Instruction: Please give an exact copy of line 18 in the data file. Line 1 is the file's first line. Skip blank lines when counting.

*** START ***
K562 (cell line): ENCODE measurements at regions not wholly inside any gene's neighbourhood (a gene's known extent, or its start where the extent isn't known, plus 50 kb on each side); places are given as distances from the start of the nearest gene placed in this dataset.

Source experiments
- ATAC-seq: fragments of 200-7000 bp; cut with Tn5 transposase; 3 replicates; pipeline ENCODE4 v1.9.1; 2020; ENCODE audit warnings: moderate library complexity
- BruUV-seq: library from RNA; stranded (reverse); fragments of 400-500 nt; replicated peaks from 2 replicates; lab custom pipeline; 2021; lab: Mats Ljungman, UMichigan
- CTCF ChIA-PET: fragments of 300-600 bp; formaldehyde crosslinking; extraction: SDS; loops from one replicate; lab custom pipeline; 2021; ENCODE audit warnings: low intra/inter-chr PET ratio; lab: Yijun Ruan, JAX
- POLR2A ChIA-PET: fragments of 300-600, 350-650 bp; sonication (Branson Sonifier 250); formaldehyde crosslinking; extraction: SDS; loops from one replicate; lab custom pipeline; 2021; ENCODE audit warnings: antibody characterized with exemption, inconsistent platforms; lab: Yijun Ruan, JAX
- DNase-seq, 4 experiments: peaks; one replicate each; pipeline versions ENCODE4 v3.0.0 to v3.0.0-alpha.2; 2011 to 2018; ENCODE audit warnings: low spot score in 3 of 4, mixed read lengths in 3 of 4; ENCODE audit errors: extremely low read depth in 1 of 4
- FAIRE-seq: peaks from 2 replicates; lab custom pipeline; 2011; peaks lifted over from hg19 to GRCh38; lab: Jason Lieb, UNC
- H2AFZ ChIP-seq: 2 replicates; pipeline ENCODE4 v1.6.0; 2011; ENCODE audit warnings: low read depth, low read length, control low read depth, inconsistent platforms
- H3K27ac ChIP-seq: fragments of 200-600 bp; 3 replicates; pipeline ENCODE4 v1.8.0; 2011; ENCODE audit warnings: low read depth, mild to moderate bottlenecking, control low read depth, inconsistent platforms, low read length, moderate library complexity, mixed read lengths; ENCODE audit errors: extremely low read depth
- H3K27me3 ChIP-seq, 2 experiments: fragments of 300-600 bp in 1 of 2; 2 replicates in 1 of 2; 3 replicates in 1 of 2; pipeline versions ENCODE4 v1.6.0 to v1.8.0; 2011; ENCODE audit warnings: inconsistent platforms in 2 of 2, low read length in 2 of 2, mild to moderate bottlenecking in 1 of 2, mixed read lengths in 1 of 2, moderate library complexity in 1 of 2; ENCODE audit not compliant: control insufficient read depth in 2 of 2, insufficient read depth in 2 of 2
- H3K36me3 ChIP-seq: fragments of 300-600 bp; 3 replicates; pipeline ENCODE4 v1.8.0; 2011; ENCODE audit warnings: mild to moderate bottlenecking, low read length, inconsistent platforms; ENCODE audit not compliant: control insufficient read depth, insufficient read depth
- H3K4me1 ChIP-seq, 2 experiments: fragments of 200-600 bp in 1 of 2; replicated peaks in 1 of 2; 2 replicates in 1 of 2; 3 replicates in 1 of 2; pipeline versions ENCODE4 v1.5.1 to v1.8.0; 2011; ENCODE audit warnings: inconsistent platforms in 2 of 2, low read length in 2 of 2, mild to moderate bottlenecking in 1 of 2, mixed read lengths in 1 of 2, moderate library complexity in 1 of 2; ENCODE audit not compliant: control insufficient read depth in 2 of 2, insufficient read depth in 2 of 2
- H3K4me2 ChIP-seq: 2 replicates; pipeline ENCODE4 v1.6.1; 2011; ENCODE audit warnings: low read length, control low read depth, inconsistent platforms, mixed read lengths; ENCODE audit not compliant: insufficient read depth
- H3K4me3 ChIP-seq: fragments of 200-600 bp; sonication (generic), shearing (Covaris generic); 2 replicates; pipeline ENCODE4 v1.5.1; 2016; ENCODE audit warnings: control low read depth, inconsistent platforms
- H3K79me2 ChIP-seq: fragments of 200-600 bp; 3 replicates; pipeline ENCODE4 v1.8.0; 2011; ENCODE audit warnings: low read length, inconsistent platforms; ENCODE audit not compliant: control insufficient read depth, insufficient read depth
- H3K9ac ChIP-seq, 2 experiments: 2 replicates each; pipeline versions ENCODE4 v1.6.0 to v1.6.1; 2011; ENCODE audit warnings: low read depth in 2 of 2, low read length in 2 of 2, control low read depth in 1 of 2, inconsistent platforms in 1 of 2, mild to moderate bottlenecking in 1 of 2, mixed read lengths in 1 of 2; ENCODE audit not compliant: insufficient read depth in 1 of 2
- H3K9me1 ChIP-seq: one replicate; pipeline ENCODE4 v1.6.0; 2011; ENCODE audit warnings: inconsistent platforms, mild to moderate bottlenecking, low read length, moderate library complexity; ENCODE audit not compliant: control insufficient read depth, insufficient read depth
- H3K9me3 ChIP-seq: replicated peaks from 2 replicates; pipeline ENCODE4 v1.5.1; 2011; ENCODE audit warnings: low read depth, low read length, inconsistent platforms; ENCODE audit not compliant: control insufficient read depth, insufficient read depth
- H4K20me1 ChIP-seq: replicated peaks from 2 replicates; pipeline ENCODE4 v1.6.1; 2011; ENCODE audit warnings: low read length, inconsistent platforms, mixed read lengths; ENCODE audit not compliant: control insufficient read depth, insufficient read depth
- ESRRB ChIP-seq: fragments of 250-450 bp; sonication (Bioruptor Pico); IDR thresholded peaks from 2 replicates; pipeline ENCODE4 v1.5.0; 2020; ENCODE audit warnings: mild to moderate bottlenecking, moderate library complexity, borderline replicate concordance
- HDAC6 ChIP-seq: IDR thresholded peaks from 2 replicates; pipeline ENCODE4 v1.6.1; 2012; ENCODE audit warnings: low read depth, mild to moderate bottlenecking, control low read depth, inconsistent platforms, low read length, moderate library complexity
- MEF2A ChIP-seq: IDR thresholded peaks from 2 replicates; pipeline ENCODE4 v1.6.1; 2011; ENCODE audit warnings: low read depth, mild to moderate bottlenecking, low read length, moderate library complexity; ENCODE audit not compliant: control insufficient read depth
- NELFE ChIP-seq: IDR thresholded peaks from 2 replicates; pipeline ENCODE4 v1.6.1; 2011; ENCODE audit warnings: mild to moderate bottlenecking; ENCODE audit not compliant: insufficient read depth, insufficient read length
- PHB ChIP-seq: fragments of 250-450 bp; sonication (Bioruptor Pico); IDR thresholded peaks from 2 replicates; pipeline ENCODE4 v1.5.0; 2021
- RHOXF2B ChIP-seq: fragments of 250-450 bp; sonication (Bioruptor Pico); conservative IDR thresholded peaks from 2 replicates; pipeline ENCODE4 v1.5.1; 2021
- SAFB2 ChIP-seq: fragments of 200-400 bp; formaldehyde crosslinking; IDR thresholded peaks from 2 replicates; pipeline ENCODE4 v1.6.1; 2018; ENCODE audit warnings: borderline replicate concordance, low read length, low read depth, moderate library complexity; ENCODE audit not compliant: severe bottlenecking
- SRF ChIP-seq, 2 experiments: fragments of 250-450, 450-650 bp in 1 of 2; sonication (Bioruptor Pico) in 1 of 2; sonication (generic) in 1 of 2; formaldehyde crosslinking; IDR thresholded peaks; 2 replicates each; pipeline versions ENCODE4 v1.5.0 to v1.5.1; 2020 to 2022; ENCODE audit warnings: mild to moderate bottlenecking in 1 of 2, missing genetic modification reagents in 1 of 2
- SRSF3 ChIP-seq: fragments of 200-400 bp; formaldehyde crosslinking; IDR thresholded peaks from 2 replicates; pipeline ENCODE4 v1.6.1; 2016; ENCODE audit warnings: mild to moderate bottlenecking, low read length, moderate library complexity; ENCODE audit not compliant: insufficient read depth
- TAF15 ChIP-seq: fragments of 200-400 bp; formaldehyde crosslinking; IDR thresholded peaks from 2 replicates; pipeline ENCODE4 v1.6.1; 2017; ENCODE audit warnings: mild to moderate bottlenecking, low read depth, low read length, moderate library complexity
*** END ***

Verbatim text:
- H3K9me1 ChIP-seq: one replicate; pipeline ENCODE4 v1.6.0; 2011; ENCODE audit warnings: inconsistent platforms, mild to moderate bottlenecking, low read length, moderate library complexity; ENCODE audit not compliant: control insufficient read depth, insufficient read depth